The Hartford Takes Step Toward Treasury-Fund Eligibility
November 15, 2008
The Hartford, weighed down by investment losses and other business pressures, announced dramatic steps Friday to shoot for a financial boost from the U.S. Treasury.
The Hartford Financial Services Group applied to become a savings and loan holding company and signed a deal to buy a Florida bank in hopes of qualifying for an estimated $1.1 billion to $3.4 billion from the Treasury's Capital Purchase Program.
In addition, Lincoln National Corp., which has a smaller Hartford presence, also plans to buy a savings and loan company, a federal official told Bloomberg News Friday. Lincoln previously said it would consider seeking to participate in the Treasury program, but wouldn't comment Friday.The Hartford, which got $2.5 billion last month in a deal with German insurer Allianz, has said it is well capitalized — financially strong — in the current depressed market conditions. But The Hartford is seeking Treasury money as an extra capital cushion it would need if financial markets and the economy wither more. And the money comes on favorable terms that are hard for companies to pass up.
The Hartford's move to participate in the Treasury's $250 billion program can also be read as a further step to restore investor confidence in the 198-year-old company. It seemed to work Friday, as The Hartford's stock jumped 21 percent after the announcement, closing up $2.19 at $12.65 a share.
The company's stock, though, has tumbled 85 percent this year, wiping out billions of dollars of market value.
"We are taking these actions as a strong and well-capitalized financial institution looking for maximum flexibility and stability," Ramani Ayer, The Hartford's chairman and chief executive, said in a prepared statement. "Securing capital at the terms available through the Capital Purchase Program could be a prudent course in this market environment and would allow us to further supplement our existing capital resources."
It isn't known how soon The Hartford will hear whether it's accepted into the Treasury program, which dozens of banks also want to join. Friday was the deadline to apply. The program is open to federally controlled banks and other financial institutions, but The Hartford currently isn't in that category.
So in hopes of becoming eligible, The Hartford said Friday it has signed a merger agreement to buy the ailing Sanford, Fla.-based Federal Trust Corp., a thrift holding company that owns Federal Trust Bank, for $10 million. The Hartford applied to the federal Office of Thrift Supervision to become a savings and loan holding company.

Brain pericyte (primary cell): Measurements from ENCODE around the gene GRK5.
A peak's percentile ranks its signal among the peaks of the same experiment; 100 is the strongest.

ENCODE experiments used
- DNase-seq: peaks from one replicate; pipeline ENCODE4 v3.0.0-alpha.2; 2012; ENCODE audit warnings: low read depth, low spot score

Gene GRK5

The Hartford has no current plans to expand further into the banking business or change its life and property-casualty insurance businesses.
In return for the new capital, the Treasury would get a stake in The Hartford of a size yet to be determined. The government would get senior preferred shares of stock in the company. It would also receive warrants to purchase common stock equal to 15 percent of the preferred stock investment.
The Hartford would prop up Federal Trust with new capital, but doesn't expect to expand the bank's retail operations. The acquisition is contingent on The Hartford's getting accepted into the Treasury program and approval to become a savings and loan holding company. Shareholders of Federal Trust Corp. would also have to approve the sale of their company.
Federal Trust Bank is a federally chartered savings bank that operates 11 full-service offices in five Florida counties. Federal Trust Corp. had a $10.2 million net loss for the third quarter after losing $26 million in the first half of the year. The company was unable to meet a Sept. 30 deadline set by federal regulators to raise capital.
Meanwhile, if The Hartford gets capital from the U.S. Treasury, the company would have to adopt the department's standards for executive compensation. It wasn't known Friday whether that would mean less pay for Ayer and his fellow executives than they would have received.
The Hartford, which reported a $2.6 billion net loss for the third quarter, said last week that it will lay off 500 employees, including nearly 125 of its 12,600 workers in the Hartford region. Additional layoffs are expected in 2009.
Reprinted with permission of the Hartford Courant.
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